Neuropathic Pain: Diagnosis and Treatment
Medicinewise News 5 February 2018: Modified by Helen Potter FACP 22nd February 2018
Neuropathic pain occurs when your nervous system becomes hypersensitised.
If you imagine listening to your favourite piece of music playing softly then increase the volume, it becomes irritating. Eventually the music is painful to hear. When acute pain becomes chronic the brain becomes over-sensitive.
What is Neuropathic Pain?
Neuropathic pain results from a neurological lesion or a somatosensory system disease. It is different to acute nociceptive pain as it is associated with nervous system changes. Fibromyalgia, and chronic regional pain syndrome are examples of neuropathic pain.
Testing finds little in terms of nerve damage but pressure tests show increased feeling.
- Neuropathic pain and nociceptive pain are treated differently.
- A history and a physical examination are important.
- A diagnosis proceeds choice of medication and the physiotherapy approach.
- A physical examination establishes the link between the pain and a lesion or disease in the brain.
- Australian guidelines use a stepwise approach to build evidence for a neuropathic pain diagnosis.
- Teaching understanding pain and the underlying pathology precedes addressing the pain itself.
- The clinical history and examination confirm that the location of the pain is anatomically consistent with a neurological lesion.
- Pain descriptors that include burning, shooting, prickling, or tingling contribute towards the diagnosis of neuropathic pain.
- Pain due to radiculopathy is slower to recover than other pain.
Neuropathic Pain is graded as:
Neuropathic pain is a possible diagnosis if there is:
- A history suggestive of a relevant neurological lesion (like herpes zoster or a traumatic nerve injury)
- Pain descriptors are (burning, shooting, pricking and pins and needles)
- There are non-painful sensations like numbness or tingling
- A pain distribution is explainable by a lesion or disease in the somatosensory system, or typical of an underlying neuropathic disorder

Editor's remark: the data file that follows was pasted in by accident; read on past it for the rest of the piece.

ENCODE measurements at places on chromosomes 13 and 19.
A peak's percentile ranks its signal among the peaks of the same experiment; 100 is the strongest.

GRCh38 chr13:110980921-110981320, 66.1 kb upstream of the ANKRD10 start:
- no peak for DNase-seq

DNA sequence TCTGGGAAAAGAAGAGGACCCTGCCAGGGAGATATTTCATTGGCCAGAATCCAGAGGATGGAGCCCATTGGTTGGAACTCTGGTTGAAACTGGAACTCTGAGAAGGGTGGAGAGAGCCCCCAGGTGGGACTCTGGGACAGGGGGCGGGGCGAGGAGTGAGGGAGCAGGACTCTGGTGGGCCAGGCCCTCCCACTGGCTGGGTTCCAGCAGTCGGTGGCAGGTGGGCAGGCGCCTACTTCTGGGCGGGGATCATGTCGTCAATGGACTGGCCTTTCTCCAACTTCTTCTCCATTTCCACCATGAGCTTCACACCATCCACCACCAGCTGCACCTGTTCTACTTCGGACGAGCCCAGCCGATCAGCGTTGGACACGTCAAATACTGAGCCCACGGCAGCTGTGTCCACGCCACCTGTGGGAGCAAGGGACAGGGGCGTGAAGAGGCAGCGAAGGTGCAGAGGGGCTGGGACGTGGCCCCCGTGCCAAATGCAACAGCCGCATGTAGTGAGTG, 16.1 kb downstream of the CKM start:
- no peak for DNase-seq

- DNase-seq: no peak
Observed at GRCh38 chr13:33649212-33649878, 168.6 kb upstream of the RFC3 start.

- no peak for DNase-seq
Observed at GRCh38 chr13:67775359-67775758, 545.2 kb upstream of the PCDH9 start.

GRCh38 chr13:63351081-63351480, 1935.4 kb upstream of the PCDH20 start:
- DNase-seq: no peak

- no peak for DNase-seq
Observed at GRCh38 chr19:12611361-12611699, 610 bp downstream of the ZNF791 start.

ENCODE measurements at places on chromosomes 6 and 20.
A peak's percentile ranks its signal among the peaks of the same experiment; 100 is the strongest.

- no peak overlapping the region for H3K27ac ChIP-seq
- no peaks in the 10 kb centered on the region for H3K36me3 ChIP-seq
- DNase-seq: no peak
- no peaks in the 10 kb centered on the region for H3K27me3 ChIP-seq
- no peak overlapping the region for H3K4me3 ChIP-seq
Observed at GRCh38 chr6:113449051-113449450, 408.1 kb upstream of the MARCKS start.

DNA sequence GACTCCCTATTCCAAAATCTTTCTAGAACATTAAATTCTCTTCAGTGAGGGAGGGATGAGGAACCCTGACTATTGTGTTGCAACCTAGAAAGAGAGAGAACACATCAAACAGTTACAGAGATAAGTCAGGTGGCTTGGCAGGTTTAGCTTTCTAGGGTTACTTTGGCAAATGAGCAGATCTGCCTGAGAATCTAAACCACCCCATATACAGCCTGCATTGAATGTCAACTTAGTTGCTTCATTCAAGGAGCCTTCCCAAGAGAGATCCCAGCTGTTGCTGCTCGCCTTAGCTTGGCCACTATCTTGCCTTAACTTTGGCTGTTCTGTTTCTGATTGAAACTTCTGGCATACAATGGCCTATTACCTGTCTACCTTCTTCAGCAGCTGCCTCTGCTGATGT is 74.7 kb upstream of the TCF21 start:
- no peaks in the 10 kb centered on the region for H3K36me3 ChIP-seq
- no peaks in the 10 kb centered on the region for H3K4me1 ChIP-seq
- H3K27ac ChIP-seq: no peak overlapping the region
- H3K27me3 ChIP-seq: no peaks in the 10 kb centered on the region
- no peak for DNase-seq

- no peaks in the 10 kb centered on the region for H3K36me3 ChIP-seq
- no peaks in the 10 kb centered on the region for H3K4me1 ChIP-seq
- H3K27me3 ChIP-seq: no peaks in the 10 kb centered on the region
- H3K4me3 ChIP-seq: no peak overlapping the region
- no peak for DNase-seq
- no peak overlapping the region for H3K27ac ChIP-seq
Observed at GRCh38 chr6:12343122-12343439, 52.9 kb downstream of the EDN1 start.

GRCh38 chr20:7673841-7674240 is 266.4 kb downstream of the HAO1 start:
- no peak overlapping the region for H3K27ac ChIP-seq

A clinical examination needs to reach a ‘probable’ level of certainty. Toothpicks, brushes or cotton wool can detect sensory changes that help further differentiate neuropathic from non-neuropathic pain.
Hypoalgesia to pinprick, hypoesthesia to tact buile stimuli, and allodynia to brush and cold are particularly discriminant.
Sensory changes should also lie within a plausible neurological distribution. (MRI) can confirm a stroke, multiple sclerosis or spinal cord injury and a skin biopsy showing reduced nerve fibre density.
Start treatment once probable the diagnosis of neuropathic pain is reached. Use further investigations only if these tests inform treatment.
The treatment of neuropathic pain remains challenging – partial pain relief is usually considered a good result. Pharmaceutical pain relief is part of a total plan for living with pain, which focuses on improving the patient’s quality of life and ability to function. Non-pharmacological treatment such as physical exercise, cognitive behavioural therapy (CBT) and meditation can help in accepting and coping with the pain.
‘There is little evidence to support the use of specific drugs in specific neuropathic pain conditions’, says Professor Siddall. ‘Usually the choice is determined by the general evidence in neuropathic pain as well as the likelihood of side effects in a particular person and the cost.’
Research recommends four medicines for treatment of neuropathic pain:
- Amitriptyline, duloxetine and gabapentin and pregabalin
- Other medicines recommended as second- or third-line options include Tramadol, lignocaine, capsaicin and botulinum toxin A.
- There is a limited role for opioids in the treatment of neuropathic pain because of safety concerns and poor evidence of long-term efficacy.
- There is little evidence that paracetamol and non-steroidal anti-inflammatory drugs (NSAIDs) are effective.
Most patients’ expectations of an analgesic medicine are something that does or doesn’t work almost immediately. Neuropathic pain analgesics, act slowly. Start low, go slow is the best way to find the balance between the analgesic benefit and the side effect burden.
Unfortunately, only partial relief is possible in many cases. Some people will need support and strategies to help them understand, accept, and live with their pain.
A clear and targeted diagnosis, tackling the source of the pain where possible, and a treatment plan are essential.
Neuropathic Pain: Useful links